Comparing variability of on-farm greenhouse gas emissions and energy use with the WICST project

Thus far, few studies have estimated greenhouse gas (GHG) emissions, and energy use, modeled by life cycle inventory development (LCID) tools to the individual farm level. The Wisconsin Integrated Cropping System Trial (WICST), an on-station experiment, has provided a unique opportunity to perform LCID’s on cropping systems over a 16 year period and that effort is reported in a sister article in this volume (Posner et al). We propose that the next step is to evaluate on- farm situations to assess system variability from farm to farm and compare the results with the WICST project. In a recent, long-term trial in Eastern Canada, a study of the effects of tillage intensity and crop rotation on GHG emissions (kg CO2 eq ha -1)(Meyer-Aurich 2006) found that crop rotation, specifically the inclusion of legumes into corn-based cropping systems, significantly reduced GHG emissions. For example, the introduction of wheat, underseeded with red clover into a corn-soybean system reduced GHG emissions by 595-700 kg CO2 eq ha-1 yr-1. Chisel plow systems had generally fewer GHG emissions than moldboard plow systems, however the reductions were minor when compared to the effect of crop rotation. Other studies have examined the impacts of different farming systems on energy use (MJ ha-1)(Cruse 2010). In a comparison of 2,3 and 4 year crop rotations over 6 years, the longer rotations of 3 (corn-soybean-wheat) and 4 years (corn-soybean-alfalfa-alfalfa) used generally less energy (MJ ha-1) and were more energy efficient (US $ return per GJ ha-1 fossil fuel energy) than a conventional 2 year corn-soybean rotation. The emergence of these new metrics for evaluating farm performance and their potential role in farm payments, has necessitated a closer look at how well a single site, following Best Management Practices (BMPs) is able to describe cropping systems across multiple sites.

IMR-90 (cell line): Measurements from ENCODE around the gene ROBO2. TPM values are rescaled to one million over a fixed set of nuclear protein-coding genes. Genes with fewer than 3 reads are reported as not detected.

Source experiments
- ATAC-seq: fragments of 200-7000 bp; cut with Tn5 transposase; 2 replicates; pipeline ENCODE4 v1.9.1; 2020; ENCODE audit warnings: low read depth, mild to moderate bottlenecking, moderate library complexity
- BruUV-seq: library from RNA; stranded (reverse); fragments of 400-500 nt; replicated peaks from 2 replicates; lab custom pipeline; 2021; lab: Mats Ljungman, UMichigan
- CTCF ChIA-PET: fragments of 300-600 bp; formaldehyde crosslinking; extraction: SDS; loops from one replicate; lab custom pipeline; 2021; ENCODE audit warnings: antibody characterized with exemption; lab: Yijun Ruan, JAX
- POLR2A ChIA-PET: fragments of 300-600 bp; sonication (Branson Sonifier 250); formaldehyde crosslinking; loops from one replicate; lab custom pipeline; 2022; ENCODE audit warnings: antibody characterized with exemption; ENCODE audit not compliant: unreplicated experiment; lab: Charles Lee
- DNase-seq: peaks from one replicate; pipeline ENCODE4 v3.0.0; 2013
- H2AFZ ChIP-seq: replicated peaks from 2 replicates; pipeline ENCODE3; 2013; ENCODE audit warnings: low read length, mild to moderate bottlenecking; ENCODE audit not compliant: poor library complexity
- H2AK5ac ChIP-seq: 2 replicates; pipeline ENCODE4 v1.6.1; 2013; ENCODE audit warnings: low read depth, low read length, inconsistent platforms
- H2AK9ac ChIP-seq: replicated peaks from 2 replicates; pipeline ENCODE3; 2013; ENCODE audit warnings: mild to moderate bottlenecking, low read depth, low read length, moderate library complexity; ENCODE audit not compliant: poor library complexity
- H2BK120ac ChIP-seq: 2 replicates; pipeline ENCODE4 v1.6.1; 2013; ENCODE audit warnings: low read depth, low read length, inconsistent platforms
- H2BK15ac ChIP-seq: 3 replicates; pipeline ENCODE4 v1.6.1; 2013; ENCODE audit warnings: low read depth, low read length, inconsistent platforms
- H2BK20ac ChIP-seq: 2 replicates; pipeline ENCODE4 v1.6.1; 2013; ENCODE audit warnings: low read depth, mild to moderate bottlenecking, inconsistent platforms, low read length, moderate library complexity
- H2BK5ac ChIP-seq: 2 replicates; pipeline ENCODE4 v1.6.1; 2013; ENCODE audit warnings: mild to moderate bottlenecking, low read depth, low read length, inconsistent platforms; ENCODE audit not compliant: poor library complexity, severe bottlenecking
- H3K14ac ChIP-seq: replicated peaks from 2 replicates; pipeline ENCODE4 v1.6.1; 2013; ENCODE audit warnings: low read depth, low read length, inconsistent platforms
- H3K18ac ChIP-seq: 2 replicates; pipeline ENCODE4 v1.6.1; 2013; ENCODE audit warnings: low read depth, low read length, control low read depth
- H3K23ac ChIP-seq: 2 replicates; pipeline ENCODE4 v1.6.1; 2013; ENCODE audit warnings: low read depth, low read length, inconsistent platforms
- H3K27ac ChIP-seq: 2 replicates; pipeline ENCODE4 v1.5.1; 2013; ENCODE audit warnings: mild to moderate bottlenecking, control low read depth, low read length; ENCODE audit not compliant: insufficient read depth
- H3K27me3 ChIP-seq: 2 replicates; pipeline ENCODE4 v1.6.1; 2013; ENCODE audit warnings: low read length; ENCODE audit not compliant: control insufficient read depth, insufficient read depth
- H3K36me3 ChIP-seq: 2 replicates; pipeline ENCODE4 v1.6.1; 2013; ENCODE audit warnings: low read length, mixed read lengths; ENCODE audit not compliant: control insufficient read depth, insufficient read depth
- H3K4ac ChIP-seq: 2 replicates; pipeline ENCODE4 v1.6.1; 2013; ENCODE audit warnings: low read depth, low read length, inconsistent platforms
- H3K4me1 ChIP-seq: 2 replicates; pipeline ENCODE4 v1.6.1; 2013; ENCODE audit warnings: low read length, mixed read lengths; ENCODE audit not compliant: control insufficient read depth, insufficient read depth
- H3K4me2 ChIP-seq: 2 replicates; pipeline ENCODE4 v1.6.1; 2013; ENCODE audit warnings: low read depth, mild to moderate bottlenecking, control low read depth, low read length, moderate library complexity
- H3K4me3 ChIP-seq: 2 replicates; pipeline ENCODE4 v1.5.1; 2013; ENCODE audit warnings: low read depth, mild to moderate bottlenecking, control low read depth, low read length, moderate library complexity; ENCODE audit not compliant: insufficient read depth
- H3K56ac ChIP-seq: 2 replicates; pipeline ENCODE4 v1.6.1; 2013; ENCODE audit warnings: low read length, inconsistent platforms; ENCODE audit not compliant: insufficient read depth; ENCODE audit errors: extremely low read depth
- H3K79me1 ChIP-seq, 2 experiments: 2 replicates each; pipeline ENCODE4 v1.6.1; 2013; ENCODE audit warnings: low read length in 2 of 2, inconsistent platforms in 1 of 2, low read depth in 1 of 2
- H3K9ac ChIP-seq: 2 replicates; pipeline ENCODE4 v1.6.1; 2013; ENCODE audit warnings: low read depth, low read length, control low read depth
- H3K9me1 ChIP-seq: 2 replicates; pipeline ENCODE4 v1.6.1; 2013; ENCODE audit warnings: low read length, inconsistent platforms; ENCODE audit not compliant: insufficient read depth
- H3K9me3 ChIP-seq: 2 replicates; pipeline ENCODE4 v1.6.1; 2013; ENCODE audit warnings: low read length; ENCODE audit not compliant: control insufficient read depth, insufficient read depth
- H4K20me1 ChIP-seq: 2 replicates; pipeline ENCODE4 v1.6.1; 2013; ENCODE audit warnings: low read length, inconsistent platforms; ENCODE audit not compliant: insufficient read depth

Authors: Richard Gaillard and Joshua Posner